Nature Center Notes
Have you heard? Love is in the air for WNC’s frogs and toads. ‘Tis the season for frogs and toads to begin their serenades of ribbits, croaks and peeps to be heard at sunset anywhere a water source may be present.
The culprits singing these wild songs are male frogs crooning to potential mates. Each individual frog has a unique sound, and a female frog can pick out a single male’s love song from hundreds of other frogs. After focusing on a single call, a female can assess the quality of her potential mate based only on the noises he makes. Males will also listen to each other’s songs to determine if they are worth the competition.
From February to April, you can hear an array of frog calls, from Spring Peepers to the American Bullfrog. While listening to these unique sounds can be pleasant, it also serves an important purpose. Frogs are what are known as a keystone species. Their presence greatly impacts the ecosystem in which they reside. It also means that the absence of these animals can seriously impact the environment in a negative way. They are also considered an indicator species, meaning that their presence indicates the health of an ecosystem. Frogs make excellent indicator species because they are sensitive to changes in their environments, especially pollution. If scientists notice a decline of an indicator species, it means there's something awry in the environment and it gives us a chance to fix it. What most commonly impacts keystone and indicator species is pollution, habitat loss and other human-related influences.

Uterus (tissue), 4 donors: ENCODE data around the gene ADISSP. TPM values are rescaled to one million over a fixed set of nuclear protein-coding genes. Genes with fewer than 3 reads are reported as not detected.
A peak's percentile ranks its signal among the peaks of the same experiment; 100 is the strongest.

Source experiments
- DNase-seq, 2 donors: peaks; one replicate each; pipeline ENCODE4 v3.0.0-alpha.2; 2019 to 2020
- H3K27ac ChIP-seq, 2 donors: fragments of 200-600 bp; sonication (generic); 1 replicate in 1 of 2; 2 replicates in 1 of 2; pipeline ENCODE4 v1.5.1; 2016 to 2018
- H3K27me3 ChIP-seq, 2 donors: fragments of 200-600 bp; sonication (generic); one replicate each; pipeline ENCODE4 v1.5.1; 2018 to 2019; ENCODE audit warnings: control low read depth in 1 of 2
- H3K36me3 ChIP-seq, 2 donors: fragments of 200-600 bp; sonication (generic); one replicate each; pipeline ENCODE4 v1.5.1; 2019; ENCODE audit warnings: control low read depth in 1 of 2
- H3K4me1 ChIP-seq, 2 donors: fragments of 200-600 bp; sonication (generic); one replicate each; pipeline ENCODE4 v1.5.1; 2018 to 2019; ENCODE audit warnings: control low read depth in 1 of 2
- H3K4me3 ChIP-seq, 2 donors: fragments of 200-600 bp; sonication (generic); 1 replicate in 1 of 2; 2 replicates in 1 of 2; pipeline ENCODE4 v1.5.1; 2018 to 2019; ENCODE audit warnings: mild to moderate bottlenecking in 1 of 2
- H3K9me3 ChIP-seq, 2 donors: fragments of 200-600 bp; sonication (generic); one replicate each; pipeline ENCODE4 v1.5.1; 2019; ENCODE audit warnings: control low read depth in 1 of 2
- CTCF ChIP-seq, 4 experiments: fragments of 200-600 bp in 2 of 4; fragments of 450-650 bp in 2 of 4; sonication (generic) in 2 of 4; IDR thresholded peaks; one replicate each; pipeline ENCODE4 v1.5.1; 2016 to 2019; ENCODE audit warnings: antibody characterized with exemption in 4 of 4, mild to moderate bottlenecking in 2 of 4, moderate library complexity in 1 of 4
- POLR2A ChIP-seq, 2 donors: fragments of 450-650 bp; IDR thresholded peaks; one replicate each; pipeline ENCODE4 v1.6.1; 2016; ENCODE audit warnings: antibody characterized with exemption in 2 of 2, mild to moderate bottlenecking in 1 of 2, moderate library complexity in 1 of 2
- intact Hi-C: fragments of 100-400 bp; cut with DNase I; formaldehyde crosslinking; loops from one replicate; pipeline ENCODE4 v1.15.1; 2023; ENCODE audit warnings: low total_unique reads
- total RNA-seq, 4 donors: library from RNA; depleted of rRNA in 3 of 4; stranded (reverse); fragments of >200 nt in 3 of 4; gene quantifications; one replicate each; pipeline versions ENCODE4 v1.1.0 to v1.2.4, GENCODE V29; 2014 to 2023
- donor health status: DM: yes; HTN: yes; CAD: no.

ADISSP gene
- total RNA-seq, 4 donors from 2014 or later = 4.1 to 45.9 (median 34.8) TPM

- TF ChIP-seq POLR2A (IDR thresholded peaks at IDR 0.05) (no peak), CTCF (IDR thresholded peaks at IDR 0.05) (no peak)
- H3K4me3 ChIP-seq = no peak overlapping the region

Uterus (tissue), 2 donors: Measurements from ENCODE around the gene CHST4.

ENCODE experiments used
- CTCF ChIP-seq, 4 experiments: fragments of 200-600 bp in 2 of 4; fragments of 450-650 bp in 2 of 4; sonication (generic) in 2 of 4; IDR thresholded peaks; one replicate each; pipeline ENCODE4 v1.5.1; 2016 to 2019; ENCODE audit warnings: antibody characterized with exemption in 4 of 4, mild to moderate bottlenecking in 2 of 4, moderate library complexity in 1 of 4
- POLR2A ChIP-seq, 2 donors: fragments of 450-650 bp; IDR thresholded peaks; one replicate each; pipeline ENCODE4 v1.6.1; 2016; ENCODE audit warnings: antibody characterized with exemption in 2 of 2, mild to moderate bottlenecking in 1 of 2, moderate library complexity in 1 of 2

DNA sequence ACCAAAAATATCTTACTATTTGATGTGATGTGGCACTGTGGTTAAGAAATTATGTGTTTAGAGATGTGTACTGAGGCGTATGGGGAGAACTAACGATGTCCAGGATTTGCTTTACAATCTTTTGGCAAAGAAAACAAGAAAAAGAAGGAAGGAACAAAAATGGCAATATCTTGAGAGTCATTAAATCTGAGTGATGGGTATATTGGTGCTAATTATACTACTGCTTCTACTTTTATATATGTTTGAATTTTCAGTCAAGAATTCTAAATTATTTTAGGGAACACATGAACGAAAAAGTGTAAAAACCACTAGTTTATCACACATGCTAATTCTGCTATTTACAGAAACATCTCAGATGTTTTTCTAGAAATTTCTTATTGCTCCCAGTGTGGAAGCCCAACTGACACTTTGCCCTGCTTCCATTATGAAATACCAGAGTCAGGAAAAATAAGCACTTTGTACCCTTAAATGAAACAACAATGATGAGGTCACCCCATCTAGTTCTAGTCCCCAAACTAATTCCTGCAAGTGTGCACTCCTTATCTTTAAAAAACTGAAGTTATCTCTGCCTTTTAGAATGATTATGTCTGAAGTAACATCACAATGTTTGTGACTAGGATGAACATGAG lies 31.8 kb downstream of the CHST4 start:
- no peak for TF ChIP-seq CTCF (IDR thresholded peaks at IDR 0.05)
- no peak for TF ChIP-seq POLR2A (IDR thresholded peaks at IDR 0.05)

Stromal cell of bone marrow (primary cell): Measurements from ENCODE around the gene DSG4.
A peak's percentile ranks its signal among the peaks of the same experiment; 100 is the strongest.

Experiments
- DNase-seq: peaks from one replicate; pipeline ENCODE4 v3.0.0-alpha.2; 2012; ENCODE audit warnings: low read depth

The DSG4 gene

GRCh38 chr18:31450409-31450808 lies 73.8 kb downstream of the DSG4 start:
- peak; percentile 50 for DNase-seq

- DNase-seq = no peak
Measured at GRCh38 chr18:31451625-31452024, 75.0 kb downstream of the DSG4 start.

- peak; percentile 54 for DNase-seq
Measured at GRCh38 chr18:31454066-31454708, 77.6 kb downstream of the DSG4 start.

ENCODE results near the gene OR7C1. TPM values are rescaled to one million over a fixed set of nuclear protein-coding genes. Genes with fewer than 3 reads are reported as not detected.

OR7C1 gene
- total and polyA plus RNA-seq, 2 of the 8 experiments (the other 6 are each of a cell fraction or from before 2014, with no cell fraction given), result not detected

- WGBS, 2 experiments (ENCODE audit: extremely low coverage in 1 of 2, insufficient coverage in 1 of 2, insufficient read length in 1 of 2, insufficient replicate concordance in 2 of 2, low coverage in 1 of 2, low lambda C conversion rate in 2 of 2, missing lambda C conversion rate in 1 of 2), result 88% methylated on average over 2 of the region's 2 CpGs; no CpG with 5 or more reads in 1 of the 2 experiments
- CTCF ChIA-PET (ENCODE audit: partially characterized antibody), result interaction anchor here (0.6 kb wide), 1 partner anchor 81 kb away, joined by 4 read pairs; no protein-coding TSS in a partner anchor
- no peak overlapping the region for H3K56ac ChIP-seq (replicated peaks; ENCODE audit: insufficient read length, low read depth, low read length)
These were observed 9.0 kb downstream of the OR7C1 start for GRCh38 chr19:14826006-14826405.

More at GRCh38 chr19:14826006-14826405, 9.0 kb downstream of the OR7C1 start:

Luckily, there is an on-going citizen science project called Frogwatch USA that allows us to track frog calls and input our findings into a national database. The more frog call observations recorded into the database, the more indicative it is of a healthy ecosystem.
This project is a very unique opportunity to gain a deeper understanding of the aqueous environment around us while also monitoring one of the most sensitive biological indicators we have. This program is completely volunteer based, so if you are interested in learning more and becoming a citizen researcher, please visit http://AZA.org/frogwatch for more information. If you would like to practice your visual identification of frogs and learn more about them, visit the WNC Nature Center’s Appalachian Station.